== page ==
The defeat of leading right wing europhile Sir Ken Jackson as leader of engineering union Amicus and the election of left winger Derek Simpson was another boost for democratic forces in the Labour movement. Derek's call for an audit of the hundreds of thousands of pounds Sir Ken poured into Britain in Europe has exposed the extent of Amicus had funded the corporate enemy.
This defeat for BiE was in evidence at TUC Congress in Blackpool as they didn't even bother to have a fringe meeting and delegates avoided their stall like the plague. T&G general secretary also warned that Labour would lose the next election on a platform of backing euro membership. The pro-euro TUC leadership suffered a defeat at Congress after the British trade union movement added a new test that must be passed before the referendum is held, that is, will the euro will be in our best interests?
The composite euro motion enabled previously very pro-euro unions to reveal the extent of their caution and the conditions that they want to see met before they will support entry. Rather than seeing the euro as a potential solution, they recognise it as a potential danger. The motion calls for the TUC to present information to Congress concerning prices, unemployment, public spending, industrial relations and manufacturing throughout the eurozone countries.
Much reporting of the debate inaccurately said that a General Council statement on the euro had been passed. This is not the case. The motion alone guides the General Council's work over the coming year.
Apart from gathering information the General Council has to take note of the mood of Congress that was to ensure that there was a recall of Congress before any such referendum. Speakers from all parts of the spectrum called for this and the response was given that the General Secretary was committed to convening a `Conference' on the matter. A Conference is not good enough. A full Congress should be recalled and nothing less and this should be preceded by accurate and objective information sharing about the position of trade unionists in the euro countries.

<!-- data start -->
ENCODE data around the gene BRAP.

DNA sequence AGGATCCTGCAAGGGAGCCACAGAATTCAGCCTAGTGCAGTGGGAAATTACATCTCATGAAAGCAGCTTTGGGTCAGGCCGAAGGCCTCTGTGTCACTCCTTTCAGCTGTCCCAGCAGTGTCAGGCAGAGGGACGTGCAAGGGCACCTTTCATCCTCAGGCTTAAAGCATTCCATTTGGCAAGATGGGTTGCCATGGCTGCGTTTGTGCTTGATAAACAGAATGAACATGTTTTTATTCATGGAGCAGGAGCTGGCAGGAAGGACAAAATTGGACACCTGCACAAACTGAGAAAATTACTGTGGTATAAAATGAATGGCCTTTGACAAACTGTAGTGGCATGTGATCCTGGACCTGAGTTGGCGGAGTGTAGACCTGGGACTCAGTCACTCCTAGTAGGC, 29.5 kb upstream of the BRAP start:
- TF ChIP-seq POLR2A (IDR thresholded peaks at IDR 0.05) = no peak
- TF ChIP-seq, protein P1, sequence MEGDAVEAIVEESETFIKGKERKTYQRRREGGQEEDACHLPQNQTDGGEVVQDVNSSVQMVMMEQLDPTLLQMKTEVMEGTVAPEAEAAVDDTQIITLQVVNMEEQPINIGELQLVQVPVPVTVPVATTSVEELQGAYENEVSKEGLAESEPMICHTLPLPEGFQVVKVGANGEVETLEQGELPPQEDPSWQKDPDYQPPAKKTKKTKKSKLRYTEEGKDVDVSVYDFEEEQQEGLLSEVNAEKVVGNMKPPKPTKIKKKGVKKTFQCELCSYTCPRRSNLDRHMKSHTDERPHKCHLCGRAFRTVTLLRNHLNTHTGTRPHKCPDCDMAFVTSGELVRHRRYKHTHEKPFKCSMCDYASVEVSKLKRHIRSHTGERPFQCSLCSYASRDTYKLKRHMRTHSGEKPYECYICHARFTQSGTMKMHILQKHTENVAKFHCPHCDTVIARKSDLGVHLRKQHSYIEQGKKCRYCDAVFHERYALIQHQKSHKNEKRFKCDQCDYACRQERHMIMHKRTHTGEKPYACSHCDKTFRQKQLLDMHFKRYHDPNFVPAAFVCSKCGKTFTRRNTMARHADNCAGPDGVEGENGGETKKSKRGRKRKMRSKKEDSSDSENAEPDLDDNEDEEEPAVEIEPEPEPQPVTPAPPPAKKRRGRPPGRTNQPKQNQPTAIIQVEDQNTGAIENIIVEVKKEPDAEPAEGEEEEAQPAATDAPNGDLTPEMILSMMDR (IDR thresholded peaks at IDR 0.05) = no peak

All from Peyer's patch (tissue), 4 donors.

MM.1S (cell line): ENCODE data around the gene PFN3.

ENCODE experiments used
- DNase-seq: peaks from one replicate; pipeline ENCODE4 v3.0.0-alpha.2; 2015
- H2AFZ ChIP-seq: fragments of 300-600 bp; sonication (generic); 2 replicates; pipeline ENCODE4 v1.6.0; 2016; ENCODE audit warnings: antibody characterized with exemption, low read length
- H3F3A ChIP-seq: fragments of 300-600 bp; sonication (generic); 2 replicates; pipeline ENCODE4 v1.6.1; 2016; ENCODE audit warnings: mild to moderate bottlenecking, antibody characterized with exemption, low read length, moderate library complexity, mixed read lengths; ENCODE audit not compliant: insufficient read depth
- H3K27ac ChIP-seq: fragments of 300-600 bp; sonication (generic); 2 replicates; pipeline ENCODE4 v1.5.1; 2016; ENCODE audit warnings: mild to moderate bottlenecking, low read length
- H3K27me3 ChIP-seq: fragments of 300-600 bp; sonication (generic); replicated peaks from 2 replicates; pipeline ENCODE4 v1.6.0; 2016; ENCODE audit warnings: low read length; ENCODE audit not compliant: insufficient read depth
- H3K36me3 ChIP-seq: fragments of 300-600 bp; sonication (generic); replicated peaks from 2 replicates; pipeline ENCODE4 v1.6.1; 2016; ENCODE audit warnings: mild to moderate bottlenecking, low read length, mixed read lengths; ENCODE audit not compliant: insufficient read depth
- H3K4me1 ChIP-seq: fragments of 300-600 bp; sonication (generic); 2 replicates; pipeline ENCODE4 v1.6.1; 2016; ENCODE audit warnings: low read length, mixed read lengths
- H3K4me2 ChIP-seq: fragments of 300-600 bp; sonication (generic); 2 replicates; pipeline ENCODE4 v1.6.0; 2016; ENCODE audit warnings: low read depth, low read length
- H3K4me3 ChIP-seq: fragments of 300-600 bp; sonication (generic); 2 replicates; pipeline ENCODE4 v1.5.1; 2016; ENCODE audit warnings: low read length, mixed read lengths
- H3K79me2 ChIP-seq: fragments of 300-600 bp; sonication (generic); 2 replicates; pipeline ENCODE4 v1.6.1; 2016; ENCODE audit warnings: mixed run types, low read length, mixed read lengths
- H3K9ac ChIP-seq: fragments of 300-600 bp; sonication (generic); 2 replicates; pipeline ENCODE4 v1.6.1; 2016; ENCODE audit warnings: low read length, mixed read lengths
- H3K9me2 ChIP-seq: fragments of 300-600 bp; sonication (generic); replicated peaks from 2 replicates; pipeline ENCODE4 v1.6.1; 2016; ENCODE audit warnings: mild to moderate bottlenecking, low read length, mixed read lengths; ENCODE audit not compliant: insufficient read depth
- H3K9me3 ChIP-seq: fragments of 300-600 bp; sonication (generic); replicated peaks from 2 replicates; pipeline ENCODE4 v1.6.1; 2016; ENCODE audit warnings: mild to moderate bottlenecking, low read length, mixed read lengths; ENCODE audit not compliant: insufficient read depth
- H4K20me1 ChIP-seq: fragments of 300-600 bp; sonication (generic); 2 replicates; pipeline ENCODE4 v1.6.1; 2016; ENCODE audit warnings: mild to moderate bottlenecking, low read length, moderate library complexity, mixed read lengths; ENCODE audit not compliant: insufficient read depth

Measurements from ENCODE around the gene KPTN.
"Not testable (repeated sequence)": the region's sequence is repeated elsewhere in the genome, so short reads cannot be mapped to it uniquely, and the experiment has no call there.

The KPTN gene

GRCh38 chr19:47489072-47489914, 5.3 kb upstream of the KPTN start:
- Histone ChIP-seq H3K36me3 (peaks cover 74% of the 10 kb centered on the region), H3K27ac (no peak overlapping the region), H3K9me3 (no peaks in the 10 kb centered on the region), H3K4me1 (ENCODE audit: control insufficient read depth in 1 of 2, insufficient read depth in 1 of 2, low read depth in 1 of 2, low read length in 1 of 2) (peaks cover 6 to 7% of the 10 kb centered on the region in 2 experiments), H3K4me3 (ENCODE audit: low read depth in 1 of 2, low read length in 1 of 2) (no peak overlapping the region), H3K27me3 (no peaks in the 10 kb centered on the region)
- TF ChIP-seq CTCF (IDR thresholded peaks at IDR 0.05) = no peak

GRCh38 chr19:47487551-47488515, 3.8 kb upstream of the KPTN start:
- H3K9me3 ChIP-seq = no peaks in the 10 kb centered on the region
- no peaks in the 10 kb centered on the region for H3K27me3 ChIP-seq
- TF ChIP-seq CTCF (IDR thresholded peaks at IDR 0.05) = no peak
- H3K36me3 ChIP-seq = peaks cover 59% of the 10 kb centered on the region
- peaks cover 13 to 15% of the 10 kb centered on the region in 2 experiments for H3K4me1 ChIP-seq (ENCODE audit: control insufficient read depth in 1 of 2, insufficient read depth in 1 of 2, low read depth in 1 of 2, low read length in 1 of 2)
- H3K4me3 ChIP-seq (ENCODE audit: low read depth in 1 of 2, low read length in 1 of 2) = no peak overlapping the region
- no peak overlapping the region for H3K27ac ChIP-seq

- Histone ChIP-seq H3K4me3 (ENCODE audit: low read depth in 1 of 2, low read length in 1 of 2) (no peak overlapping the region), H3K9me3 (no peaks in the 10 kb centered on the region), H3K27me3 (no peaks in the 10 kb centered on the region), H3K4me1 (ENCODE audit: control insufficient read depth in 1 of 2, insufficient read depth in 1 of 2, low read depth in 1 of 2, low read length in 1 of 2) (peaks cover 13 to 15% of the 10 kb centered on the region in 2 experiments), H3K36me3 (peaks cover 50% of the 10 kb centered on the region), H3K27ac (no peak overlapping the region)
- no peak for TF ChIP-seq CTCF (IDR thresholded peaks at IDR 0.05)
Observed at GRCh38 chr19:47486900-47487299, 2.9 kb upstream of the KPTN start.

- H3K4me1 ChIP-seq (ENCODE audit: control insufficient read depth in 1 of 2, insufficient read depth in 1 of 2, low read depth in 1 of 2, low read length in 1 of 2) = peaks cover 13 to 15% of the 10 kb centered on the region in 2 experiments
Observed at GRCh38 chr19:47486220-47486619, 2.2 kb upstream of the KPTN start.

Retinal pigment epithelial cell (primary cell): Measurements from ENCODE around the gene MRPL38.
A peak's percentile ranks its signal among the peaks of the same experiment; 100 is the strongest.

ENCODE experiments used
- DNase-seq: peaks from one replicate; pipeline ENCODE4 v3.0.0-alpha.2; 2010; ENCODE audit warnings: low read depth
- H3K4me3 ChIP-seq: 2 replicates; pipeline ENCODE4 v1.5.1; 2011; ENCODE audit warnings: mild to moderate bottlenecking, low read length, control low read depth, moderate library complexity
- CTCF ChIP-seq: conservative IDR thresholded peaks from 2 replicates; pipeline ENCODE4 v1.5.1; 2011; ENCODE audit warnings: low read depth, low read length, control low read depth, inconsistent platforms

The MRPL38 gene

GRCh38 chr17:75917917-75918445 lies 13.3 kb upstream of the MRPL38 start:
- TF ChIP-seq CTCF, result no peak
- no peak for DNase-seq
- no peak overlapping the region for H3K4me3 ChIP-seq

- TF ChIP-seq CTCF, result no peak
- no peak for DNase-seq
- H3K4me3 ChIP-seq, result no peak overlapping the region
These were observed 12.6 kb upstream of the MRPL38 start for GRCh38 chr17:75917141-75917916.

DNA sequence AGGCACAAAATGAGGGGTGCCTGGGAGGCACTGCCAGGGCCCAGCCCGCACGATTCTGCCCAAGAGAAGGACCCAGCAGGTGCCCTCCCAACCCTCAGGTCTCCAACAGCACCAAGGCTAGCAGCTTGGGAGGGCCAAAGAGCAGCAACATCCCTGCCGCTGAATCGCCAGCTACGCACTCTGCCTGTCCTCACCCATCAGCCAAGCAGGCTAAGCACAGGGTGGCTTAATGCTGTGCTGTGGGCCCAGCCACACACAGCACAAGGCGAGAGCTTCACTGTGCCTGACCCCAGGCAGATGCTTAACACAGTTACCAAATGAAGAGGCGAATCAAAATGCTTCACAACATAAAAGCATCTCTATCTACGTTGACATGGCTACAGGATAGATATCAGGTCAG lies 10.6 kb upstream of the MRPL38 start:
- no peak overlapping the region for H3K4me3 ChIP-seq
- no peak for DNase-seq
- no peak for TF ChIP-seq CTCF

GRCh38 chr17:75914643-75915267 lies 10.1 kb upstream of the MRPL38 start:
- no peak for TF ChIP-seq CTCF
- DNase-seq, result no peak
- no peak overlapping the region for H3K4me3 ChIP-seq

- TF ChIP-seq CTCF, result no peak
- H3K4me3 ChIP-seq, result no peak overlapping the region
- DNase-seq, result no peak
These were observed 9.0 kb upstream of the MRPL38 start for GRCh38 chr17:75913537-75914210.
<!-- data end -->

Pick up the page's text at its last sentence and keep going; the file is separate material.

Work still to do
This year's TUC debate revealed also how much there is to be done. Just over a third of TUC affiliates do not have policy on the matter. Worse still most of the manufacturing Unions still believe that the euro will solve their problems and rebuild industry. A bizarre contribution at Congress from new PCS general secretary Mark Serworka, claiming that the corporate euro project was about "internationalism", shows how far there is still to go. Others still believe that with the imposition of legislation we have had from Europe that the low price of the Social Chapter is worth the high price of the euro. We must demonstrate that the drive to the euro is the cause of PPP and the hated PFI.
26 October meeting
We need to ensure that it is debated as a priority in every union. Trade unions and anti-EU campaigners and international guests will get together on October 26th 2002 at 1.00pm in Friends Meeting House Euston Road London to rally against the euro and plan the next stage of the struggle for democracy (see also back page).
Now is the time to press our advantage.